Even when and where robo-rides become CAFI, it is important to consider why some individuals and households might still elect to retain a personal vehicle and how these choices might be addressed to increase the portion of shared-use autonomous vehicles.

If comfortable is a critical decision criteria, then we need to consider what “comfortable” actually means to each traveler. Trip takers have a wide range of ride preferences and tolerances from exclusive access to a personal luxury vehicle, through cycling and to the backseat of a poorly maintained taxi or standing room only on a city bus. All of us know people who are comfortable taking whatever means are cheap and available and others who refuse to use bike or public transport. Some people are uncomfortable using a taxi or bus late at night. Others are more comfortable using Lyft than the hotel shuttle.

Comfort not only means many things to many people, there are certain issues of comfort — which may include perceptions of safety and reliability — that will ensure that some people will continue to own their own vehicle, even if they sometimes use on-demand robo-services. Here are a few:

Travelers with children

Young children need to be restrained in car seats that are customized for their age and weight. In most provinces and states, children under a certain age must be secured in a car seat or booster seat in the back seat of the vehicle. [CHP] Canada has strict laws that vary by province. [BCAA] Similarly, child safety laws across the United States vary but in general require car seats for children until they are least 5 years old (or a certain weight) and in many cases older than that. [BCAA] In the United Kingdom, children are required to use a child car seat until they are 12 years old or 135 centimeters (about 4.5 feet) tall, whichever comes first. [UK] It is also well known that many parents continue to deploy car seats beyond the required age or weight while car safety laws continue to get stricter. In short, a substantial portion of vehicle passengers need to be in appropriately-sized car seats.

Such safety regulations, coupled with parental concerns for “instant” availability of an on-demand vehicle with suitable seats that are correctly configured and sufficiently sanitary for their child would have most travelers with small children prefer ownership of a personal or family vehicle.

One can imagine new safety innovations, such as more easily installable and highly portable child seats or new sorts of child restraints standard in all vehicles, but until such innovations are pervasive in robo-vehicles, travelers with children will be a major logistical and operational challenge for robo-taxis. If shared automated vehicles are to be used by this group, a certain percentage of these vehicles will need to have customized car seat configurations to handle young children. For example, for a family with two children aged one and three, the vehicle would need to be equipped with two child seats each of a different size and design. For a family of five with three young children, a different configuration will be needed in a larger vehicle — and so on.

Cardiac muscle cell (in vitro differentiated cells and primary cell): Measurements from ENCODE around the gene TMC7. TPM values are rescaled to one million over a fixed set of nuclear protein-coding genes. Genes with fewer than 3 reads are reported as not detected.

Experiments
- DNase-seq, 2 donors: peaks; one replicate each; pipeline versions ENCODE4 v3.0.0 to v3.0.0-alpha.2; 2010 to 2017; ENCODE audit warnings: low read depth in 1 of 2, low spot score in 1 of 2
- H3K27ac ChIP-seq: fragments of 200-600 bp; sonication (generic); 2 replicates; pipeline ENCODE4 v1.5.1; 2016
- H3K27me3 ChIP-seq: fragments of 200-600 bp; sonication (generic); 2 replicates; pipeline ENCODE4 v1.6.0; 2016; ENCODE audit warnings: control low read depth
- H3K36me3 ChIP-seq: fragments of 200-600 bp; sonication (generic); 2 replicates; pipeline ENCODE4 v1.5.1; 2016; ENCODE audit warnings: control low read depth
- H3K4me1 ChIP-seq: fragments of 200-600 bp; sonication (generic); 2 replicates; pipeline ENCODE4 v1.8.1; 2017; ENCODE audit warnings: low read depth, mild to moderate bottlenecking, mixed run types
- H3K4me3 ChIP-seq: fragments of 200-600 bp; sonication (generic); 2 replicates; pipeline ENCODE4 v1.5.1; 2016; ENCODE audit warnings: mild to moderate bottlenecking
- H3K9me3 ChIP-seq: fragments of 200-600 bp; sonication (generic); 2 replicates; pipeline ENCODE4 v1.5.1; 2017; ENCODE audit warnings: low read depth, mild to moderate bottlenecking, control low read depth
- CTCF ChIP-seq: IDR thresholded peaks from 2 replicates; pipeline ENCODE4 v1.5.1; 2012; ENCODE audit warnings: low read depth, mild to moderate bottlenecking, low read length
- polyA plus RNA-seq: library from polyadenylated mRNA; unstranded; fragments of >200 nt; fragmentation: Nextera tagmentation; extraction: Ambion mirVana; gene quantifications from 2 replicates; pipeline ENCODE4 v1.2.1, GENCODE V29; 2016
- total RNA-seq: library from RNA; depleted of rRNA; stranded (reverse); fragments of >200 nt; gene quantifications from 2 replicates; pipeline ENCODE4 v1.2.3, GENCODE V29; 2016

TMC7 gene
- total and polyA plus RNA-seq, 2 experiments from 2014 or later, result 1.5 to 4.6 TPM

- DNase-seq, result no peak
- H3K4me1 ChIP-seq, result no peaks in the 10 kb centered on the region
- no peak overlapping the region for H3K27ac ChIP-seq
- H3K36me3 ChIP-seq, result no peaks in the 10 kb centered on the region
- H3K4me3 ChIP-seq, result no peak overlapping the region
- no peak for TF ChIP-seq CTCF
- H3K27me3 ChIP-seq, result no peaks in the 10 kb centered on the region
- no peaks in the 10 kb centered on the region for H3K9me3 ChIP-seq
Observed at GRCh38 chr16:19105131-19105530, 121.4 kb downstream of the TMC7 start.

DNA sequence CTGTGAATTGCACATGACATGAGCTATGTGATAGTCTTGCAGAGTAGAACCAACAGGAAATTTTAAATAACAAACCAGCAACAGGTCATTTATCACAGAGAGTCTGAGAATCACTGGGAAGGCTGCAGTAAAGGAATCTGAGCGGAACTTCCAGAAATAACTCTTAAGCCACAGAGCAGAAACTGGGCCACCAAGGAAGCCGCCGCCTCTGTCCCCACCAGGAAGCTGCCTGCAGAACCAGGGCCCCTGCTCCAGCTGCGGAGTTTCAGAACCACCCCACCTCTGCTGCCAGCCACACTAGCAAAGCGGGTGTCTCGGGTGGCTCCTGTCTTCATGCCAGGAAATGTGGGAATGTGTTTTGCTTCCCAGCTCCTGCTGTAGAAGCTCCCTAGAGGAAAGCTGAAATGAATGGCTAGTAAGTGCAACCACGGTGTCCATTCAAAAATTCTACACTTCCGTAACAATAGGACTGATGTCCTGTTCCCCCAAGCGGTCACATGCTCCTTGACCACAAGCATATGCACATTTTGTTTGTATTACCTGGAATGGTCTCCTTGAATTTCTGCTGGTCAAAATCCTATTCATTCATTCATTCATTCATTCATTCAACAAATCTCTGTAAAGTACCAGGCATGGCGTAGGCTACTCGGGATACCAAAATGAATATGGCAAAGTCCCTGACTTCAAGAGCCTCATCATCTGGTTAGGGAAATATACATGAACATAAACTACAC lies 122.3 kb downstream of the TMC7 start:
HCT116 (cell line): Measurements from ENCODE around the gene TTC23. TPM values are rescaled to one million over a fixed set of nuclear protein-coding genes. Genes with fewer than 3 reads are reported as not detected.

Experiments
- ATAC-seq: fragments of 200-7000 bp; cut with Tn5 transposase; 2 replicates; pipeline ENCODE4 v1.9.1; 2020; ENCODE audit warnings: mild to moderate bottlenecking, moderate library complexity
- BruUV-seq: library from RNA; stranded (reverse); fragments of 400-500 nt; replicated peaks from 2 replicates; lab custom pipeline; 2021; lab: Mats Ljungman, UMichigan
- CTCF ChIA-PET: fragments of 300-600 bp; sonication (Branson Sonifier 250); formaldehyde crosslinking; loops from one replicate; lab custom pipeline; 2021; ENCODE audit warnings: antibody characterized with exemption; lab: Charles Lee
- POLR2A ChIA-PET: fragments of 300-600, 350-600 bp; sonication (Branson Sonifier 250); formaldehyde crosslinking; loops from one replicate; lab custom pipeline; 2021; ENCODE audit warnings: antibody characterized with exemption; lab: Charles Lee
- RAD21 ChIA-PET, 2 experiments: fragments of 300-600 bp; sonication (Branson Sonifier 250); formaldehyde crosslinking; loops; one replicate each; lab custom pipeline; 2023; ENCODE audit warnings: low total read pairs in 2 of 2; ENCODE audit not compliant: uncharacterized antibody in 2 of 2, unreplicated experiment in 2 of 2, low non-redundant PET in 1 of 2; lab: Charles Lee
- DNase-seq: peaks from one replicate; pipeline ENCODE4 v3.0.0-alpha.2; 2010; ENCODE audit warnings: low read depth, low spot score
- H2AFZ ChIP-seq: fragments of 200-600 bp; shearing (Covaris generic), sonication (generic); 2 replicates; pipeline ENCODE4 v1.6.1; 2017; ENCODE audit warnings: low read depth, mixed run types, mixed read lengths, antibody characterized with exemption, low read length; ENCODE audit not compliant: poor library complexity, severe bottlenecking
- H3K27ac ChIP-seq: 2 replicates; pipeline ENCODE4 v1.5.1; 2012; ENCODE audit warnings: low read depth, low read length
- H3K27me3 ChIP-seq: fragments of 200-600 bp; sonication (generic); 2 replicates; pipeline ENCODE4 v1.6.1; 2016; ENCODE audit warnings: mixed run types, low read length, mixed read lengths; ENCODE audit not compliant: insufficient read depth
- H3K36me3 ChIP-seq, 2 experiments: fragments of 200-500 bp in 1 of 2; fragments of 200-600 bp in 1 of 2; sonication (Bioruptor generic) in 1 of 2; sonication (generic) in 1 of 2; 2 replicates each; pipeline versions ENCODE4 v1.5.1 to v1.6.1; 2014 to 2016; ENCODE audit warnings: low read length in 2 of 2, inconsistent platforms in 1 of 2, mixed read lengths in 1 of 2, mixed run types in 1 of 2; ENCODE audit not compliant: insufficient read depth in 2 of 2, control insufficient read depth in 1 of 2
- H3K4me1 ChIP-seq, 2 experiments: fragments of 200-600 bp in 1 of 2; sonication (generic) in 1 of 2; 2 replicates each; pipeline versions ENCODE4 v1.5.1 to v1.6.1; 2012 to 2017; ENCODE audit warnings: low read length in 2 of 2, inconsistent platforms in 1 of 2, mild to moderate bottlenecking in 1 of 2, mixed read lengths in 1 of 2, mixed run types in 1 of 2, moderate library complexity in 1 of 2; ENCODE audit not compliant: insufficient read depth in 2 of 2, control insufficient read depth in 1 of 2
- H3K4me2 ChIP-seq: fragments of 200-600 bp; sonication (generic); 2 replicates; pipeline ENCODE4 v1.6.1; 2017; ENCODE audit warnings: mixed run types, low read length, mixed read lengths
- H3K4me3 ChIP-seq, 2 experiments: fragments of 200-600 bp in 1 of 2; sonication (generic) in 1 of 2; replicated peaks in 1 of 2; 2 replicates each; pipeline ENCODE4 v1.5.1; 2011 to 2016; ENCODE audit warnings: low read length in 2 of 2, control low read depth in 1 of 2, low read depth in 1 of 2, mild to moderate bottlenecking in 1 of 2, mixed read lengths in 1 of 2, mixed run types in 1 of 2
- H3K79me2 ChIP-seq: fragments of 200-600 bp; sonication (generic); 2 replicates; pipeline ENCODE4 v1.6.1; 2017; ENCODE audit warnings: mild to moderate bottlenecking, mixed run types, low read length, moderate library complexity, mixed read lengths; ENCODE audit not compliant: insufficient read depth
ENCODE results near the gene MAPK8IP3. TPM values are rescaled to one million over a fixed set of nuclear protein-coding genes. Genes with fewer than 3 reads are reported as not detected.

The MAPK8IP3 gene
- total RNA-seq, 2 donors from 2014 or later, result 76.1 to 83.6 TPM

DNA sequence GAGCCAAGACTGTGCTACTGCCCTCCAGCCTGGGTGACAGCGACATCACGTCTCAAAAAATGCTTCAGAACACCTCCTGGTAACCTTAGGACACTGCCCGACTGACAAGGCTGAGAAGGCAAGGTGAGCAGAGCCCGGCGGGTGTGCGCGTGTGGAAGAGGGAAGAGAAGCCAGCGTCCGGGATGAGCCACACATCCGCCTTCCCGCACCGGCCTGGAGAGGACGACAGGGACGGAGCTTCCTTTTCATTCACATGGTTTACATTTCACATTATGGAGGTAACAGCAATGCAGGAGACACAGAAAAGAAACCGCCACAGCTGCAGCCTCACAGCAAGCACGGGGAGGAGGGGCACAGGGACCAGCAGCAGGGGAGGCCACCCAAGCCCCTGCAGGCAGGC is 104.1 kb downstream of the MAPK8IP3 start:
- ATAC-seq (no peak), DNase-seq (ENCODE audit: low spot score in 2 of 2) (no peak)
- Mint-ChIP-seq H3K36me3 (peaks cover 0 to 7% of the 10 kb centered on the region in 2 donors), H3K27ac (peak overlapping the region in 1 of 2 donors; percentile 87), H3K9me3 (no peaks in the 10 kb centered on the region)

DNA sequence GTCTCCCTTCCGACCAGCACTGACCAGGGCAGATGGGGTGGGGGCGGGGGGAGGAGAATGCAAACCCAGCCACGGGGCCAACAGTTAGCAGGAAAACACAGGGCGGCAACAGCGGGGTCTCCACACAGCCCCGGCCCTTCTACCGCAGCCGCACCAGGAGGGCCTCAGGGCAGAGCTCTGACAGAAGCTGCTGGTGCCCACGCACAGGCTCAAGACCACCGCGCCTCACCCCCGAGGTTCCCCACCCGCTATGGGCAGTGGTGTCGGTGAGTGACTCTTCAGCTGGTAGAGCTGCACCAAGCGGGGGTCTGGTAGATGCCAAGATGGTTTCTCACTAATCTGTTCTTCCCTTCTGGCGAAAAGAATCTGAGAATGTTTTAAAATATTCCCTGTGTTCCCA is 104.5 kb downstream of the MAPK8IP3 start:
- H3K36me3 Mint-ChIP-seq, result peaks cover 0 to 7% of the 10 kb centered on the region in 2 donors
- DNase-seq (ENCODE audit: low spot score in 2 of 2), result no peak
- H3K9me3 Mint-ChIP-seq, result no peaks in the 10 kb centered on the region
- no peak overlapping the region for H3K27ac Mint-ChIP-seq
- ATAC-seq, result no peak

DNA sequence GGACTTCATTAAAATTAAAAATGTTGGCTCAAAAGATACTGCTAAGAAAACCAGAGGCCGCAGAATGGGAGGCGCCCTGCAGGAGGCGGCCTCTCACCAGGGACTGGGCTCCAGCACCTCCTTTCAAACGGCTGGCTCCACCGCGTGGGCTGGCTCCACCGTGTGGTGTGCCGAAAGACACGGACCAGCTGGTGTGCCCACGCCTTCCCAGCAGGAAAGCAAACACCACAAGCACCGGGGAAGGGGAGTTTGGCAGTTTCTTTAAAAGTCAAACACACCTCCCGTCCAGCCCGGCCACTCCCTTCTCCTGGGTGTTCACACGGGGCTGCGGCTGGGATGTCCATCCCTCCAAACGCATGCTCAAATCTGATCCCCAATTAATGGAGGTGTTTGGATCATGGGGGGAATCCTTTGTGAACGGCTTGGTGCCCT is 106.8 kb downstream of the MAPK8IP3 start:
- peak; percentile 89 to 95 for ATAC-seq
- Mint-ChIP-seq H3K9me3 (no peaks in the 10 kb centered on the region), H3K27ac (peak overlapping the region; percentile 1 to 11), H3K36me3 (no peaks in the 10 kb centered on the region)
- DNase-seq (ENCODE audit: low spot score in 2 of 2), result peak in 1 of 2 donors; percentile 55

Yet other issues would make travel with children less amenable to robo-taxi use. Child-related commuting often involves multiple intermediate stops (school-after school program-groceries-home). Unless a parent or caregiver is accustomed to handling this trip on city transit, these stops make it inconvenient and expensive to use robo-taxis. These issues can be addressed, but until such trips are more convenient and cheap they pose barriers to shared use. This is perhaps reflected in the fact that current ride hailing services generally do not focus on servicing families with young children.

Travelers who are disabled or elderly

Disabled travellers represent a significant and often underserved segment of the population from a transportation standpoint. This is also true of the elderly who often have minor difficulties getting around, even if they are not disabled, per se. Some disabled individuals are still able to travel independently. Others utilize shared vanpools, private assistance, or public transit for trips.

The United States Census reports that nearly 20 per cent of Americans (now over 55 million people) have some form of disability. [USCB] According to earlier data from the United States Department of Transportation, about 23 per cent of individuals with disabilities need some sort of specialized assistance or equipment to travel outside the home. [USDOT] And 65 per cent of individuals with disabilities drive a car or other motor vehicle. [USDOT] It is reasonable to assume a similar portion of Canadian travelers are disabled or elderly. Indeed, it is known that this portion is increasing in Canada. [Hodge]